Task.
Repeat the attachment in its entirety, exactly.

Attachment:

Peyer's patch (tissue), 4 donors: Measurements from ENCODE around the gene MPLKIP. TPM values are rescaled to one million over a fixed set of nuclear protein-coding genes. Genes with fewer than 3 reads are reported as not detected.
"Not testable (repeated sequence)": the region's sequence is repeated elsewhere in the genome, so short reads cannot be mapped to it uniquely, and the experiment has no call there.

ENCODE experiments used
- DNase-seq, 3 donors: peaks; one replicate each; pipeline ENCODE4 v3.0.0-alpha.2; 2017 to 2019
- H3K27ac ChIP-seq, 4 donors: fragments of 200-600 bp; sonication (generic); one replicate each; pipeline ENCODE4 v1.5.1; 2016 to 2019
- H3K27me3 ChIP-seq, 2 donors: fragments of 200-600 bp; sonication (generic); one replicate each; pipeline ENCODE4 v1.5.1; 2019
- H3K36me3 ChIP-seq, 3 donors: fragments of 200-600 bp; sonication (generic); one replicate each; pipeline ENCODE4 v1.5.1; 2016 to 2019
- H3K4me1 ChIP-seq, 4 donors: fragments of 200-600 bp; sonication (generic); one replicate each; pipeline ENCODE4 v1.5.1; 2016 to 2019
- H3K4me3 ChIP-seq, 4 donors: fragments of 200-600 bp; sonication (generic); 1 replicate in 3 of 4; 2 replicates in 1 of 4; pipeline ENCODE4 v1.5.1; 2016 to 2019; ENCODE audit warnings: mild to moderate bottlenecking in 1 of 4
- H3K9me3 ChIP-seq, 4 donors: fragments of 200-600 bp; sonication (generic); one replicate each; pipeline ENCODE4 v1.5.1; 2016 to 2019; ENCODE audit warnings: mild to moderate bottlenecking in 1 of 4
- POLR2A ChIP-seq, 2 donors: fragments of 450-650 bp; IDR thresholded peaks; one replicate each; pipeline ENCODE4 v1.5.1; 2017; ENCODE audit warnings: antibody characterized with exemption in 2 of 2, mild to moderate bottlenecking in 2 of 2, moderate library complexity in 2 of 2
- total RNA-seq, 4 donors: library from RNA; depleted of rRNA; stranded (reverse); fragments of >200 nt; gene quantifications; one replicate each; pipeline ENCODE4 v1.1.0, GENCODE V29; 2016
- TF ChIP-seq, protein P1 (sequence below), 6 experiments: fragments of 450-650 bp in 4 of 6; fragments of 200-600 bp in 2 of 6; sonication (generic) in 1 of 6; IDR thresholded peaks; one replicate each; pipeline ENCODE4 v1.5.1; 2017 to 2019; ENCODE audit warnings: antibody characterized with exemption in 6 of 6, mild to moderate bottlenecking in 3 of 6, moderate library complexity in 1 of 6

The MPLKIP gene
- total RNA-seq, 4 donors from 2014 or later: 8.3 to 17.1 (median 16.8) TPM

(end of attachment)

Peyer's patch (tissue), 4 donors: Measurements from ENCODE around the gene MPLKIP. TPM values are rescaled to one million over a fixed set of nuclear protein-coding genes. Genes with fewer than 3 reads are reported as not detected.
"Not testable (repeated sequence)": the region's sequence is repeated elsewhere in the genome, so short reads cannot be mapped to it uniquely, and the experiment has no call there.

ENCODE experiments used
- DNase-seq, 3 donors: peaks; one replicate each; pipeline ENCODE4 v3.0.0-alpha.2; 2017 to 2019
- H3K27ac ChIP-seq, 4 donors: fragments of 200-600 bp; sonication (generic); one replicate each; pipeline ENCODE4 v1.5.1; 2016 to 2019
- H3K27me3 ChIP-seq, 2 donors: fragments of 200-600 bp; sonication (generic); one replicate each; pipeline ENCODE4 v1.5.1; 2019
- H3K36me3 ChIP-seq, 3 donors: fragments of 200-600 bp; sonication (generic); one replicate each; pipeline ENCODE4 v1.5.1; 2016 to 2019
- H3K4me1 ChIP-seq, 4 donors: fragments of 200-600 bp; sonication (generic); one replicate each; pipeline ENCODE4 v1.5.1; 2016 to 2019
- H3K4me3 ChIP-seq, 4 donors: fragments of 200-600 bp; sonication (generic); 1 replicate in 3 of 4; 2 replicates in 1 of 4; pipeline ENCODE4 v1.5.1; 2016 to 2019; ENCODE audit warnings: mild to moderate bottlenecking in 1 of 4
- H3K9me3 ChIP-seq, 4 donors: fragments of 200-600 bp; sonication (generic); one replicate each; pipeline ENCODE4 v1.5.1; 2016 to 2019; ENCODE audit warnings: mild to moderate bottlenecking in 1 of 4
- POLR2A ChIP-seq, 2 donors: fragments of 450-650 bp; IDR thresholded peaks; one replicate each; pipeline ENCODE4 v1.5.1; 2017; ENCODE audit warnings: antibody characterized with exemption in 2 of 2, mild to moderate bottlenecking in 2 of 2, moderate library complexity in 2 of 2
- total RNA-seq, 4 donors: library from RNA; depleted of rRNA; stranded (reverse); fragments of >200 nt; gene quantifications; one replicate each; pipeline ENCODE4 v1.1.0, GENCODE V29; 2016
- TF ChIP-seq, protein P1 (sequence below), 6 experiments: fragments of 450-650 bp in 4 of 6; fragments of 200-600 bp in 2 of 6; sonication (generic) in 1 of 6; IDR thresholded peaks; one replicate each; pipeline ENCODE4 v1.5.1; 2017 to 2019; ENCODE audit warnings: antibody characterized with exemption in 6 of 6, mild to moderate bottlenecking in 3 of 6, moderate library complexity in 1 of 6

The MPLKIP gene
- total RNA-seq, 4 donors from 2014 or later: 8.3 to 17.1 (median 16.8) TPM